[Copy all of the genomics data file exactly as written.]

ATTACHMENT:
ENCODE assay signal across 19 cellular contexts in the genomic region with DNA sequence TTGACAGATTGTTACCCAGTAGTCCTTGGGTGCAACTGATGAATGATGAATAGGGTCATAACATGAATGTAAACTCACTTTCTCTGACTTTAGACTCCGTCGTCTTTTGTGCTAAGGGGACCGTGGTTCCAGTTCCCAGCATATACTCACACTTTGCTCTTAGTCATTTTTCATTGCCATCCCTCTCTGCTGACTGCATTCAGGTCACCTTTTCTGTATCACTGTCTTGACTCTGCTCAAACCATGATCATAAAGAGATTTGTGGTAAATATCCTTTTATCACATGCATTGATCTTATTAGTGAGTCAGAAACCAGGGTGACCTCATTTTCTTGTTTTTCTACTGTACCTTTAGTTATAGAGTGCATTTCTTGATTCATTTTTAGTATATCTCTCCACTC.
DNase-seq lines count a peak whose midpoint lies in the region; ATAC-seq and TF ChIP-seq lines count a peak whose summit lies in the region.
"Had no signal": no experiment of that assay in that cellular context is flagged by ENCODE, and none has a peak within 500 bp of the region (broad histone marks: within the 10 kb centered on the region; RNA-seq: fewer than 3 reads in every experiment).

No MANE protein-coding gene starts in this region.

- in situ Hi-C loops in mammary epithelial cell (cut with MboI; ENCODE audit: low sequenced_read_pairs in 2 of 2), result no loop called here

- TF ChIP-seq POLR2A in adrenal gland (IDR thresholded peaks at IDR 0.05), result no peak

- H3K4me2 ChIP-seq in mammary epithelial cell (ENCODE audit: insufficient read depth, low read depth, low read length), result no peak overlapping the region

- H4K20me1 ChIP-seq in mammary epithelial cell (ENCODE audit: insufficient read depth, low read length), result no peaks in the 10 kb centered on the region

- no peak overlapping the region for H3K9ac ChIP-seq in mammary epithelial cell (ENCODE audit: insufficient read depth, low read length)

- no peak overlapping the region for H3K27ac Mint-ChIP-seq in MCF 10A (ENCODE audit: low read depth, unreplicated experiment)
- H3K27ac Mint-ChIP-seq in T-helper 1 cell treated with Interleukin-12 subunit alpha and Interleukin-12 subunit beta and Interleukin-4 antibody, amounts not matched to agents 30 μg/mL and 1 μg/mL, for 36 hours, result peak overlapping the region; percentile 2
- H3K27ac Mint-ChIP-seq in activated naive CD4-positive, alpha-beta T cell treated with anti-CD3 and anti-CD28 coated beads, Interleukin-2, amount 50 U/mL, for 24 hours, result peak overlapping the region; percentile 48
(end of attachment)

ENCODE assay signal across 19 cellular contexts in the genomic region with DNA sequence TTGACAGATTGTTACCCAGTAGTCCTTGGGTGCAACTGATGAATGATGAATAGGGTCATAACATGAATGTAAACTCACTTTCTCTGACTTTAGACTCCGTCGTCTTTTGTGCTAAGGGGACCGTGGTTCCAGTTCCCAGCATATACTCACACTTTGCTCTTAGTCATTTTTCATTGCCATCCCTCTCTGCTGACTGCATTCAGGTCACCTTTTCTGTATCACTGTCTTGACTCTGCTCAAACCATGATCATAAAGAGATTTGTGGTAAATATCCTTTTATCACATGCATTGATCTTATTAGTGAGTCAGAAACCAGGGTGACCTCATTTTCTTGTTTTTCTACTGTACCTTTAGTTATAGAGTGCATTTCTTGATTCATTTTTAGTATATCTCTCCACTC.
DNase-seq lines count a peak whose midpoint lies in the region; ATAC-seq and TF ChIP-seq lines count a peak whose summit lies in the region.
"Had no signal": no experiment of that assay in that cellular context is flagged by ENCODE, and none has a peak within 500 bp of the region (broad histone marks: within the 10 kb centered on the region; RNA-seq: fewer than 3 reads in every experiment).

No MANE protein-coding gene starts in this region.

- in situ Hi-C loops in mammary epithelial cell (cut with MboI; ENCODE audit: low sequenced_read_pairs in 2 of 2), result no loop called here

- TF ChIP-seq POLR2A in adrenal gland (IDR thresholded peaks at IDR 0.05), result no peak

- H3K4me2 ChIP-seq in mammary epithelial cell (ENCODE audit: insufficient read depth, low read depth, low read length), result no peak overlapping the region

- H4K20me1 ChIP-seq in mammary epithelial cell (ENCODE audit: insufficient read depth, low read length), result no peaks in the 10 kb centered on the region

- no peak overlapping the region for H3K9ac ChIP-seq in mammary epithelial cell (ENCODE audit: insufficient read depth, low read length)

- no peak overlapping the region for H3K27ac Mint-ChIP-seq in MCF 10A (ENCODE audit: low read depth, unreplicated experiment)
- H3K27ac Mint-ChIP-seq in T-helper 1 cell treated with Interleukin-12 subunit alpha and Interleukin-12 subunit beta and Interleukin-4 antibody, amounts not matched to agents 30 μg/mL and 1 μg/mL, for 36 hours, result peak overlapping the region; percentile 2
- H3K27ac Mint-ChIP-seq in activated naive CD4-positive, alpha-beta T cell treated with anti-CD3 and anti-CD28 coated beads, Interleukin-2, amount 50 U/mL, for 24 hours, result peak overlapping the region; percentile 48